China property debt crisis puts founders on the spot

China property debt crisis puts founders on the spot

China’s property magnates face a choice between giving up control or risking insolvency as the industry’s liquidity crisis deepens. It’s a marked contrast to previous crunches when founder-chairs mostly came up with ways to cling to their controlling stakes.

Developer Agile (3383.HK) highlighted the issue last month when it sold bonds that on maturity turn into shares in its property-management unit, A-Living Smarty City Services (3319.HK). Now bondholders are trying to push Kaisa Group (1638.HK), one of the biggest offshore borrowers, to consider a similar deal as part of a broader package of funding suggestions.

There are plenty of potential candidates to tap into the type of convertible debt Agile used, known as exchangeable bonds. In the past four years, some 30 developers listed minority stakes in their managers on the Hong Kong bourse to capitalise on the appeal of asset-light businesses with long-term contracts for taking out the trash and mowing the lawns.

Agile’s deal allows it to borrow $310 million for five years at 7%, far lower than the 20% implied by where its equivalent unsecured debt trades. When the bonds fall due, investors will be repaid with 6.2% per cent of A-Living’s stock, reducing Agile’s stake to 48%.

The structure won’t work for everyone. Some groups may not have enough unencumbered equity after pledging chunks as loan collateral, while others structured their managers as sister firms, not subsidiaries. Investors also need to believe their bet will survive the cash crunch.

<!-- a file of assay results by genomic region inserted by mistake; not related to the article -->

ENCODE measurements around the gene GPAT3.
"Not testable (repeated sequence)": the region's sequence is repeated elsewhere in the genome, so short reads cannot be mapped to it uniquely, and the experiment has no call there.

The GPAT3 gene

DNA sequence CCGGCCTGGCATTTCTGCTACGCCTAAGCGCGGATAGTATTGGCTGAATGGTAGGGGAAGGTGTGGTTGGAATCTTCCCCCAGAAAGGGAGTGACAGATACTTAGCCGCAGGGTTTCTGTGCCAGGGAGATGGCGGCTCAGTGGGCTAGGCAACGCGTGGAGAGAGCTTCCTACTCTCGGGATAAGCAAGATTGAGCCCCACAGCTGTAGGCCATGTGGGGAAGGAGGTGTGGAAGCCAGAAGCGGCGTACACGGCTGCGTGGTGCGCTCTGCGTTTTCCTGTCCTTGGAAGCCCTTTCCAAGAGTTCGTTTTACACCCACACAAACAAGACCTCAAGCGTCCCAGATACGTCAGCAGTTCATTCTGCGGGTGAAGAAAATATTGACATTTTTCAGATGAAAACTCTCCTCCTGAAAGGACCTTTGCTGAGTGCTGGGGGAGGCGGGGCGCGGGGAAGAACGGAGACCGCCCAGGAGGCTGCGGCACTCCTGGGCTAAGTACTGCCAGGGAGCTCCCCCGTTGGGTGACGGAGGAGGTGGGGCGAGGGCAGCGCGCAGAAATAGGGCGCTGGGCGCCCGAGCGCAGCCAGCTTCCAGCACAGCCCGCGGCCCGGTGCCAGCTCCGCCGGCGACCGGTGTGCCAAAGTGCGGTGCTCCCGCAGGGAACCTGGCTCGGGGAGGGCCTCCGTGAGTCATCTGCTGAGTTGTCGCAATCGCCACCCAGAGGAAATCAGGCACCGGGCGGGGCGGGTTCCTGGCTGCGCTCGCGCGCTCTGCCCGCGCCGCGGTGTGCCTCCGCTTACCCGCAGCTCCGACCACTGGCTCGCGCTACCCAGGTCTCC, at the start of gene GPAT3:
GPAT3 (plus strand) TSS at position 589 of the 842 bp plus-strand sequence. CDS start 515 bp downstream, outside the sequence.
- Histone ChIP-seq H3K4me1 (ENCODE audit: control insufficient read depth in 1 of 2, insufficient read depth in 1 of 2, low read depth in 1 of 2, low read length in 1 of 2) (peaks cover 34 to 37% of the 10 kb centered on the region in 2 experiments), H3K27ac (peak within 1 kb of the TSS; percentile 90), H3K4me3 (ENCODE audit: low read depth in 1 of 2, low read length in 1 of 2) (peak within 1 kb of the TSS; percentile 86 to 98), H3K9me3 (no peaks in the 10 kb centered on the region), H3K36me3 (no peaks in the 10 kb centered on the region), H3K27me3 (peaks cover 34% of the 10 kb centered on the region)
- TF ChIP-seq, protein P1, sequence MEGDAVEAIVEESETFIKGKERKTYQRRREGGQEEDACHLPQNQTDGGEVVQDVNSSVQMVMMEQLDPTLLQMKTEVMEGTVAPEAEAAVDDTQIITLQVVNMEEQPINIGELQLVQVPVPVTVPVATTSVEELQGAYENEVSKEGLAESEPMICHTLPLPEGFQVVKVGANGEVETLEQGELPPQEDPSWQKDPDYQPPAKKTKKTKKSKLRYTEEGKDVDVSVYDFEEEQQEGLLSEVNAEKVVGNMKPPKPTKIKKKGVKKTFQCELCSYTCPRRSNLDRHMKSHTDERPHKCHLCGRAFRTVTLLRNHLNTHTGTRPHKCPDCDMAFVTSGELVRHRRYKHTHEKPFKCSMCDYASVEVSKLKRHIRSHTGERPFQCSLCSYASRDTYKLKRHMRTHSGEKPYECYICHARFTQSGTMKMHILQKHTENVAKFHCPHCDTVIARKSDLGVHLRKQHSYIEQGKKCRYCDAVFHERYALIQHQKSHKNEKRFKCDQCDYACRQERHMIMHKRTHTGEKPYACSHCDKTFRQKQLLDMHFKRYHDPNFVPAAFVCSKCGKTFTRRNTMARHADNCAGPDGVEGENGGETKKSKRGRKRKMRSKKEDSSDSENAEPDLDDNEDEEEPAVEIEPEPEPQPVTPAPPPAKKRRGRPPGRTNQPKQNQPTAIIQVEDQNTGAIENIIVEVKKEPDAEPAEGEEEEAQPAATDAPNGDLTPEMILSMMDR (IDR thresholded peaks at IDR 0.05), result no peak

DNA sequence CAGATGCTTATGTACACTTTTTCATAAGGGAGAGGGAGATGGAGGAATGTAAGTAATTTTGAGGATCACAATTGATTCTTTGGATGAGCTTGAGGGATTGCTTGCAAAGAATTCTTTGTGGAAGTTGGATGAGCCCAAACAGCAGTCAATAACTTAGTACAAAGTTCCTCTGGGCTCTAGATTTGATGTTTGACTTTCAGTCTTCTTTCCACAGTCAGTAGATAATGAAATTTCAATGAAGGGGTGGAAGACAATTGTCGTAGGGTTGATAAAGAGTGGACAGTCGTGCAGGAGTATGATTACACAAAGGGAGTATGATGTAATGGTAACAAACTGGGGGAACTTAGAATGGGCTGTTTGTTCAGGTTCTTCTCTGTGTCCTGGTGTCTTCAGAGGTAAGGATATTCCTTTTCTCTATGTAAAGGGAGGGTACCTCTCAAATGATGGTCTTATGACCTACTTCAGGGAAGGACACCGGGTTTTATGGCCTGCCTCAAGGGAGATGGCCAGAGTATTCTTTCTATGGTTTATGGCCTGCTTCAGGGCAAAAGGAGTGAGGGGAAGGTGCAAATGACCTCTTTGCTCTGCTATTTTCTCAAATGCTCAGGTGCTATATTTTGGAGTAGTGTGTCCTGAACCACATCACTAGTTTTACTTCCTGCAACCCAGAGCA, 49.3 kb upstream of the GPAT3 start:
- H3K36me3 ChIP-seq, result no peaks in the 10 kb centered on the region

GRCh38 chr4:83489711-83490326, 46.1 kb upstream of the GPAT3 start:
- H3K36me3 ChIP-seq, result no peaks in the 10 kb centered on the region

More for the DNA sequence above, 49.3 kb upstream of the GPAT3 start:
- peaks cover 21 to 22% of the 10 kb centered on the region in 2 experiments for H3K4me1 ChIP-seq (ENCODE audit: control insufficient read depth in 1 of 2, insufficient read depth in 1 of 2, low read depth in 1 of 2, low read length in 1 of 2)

Kaisa’s Prosperity unit is small with a market value of $258 million. Even together with holdings in a construction-equipment business, a newspaper group and an electronic components maker, boss Kwok Ying-Shing wouldn’t come close to covering the $400 million bond due for repayment on Tuesday. Bondholders have formally offered forbearance if Kwok will discuss their other funding suggestions, including exchangeable.

That means such deals are only to be part of a broader package. Founders are already taking the plunge in other ways that reduce their hold: Last month $8 billion Sunac China (1918.HK) raised $950 million by selling new shares and a stake in Sunac Services (1516.HK). Founder Sun Hongbin has also loaned the company $450 million interest-free.

Magnates’ newfound flexibility on ownership underlines how the current crisis has put them all on the spot.

Source: Reuters

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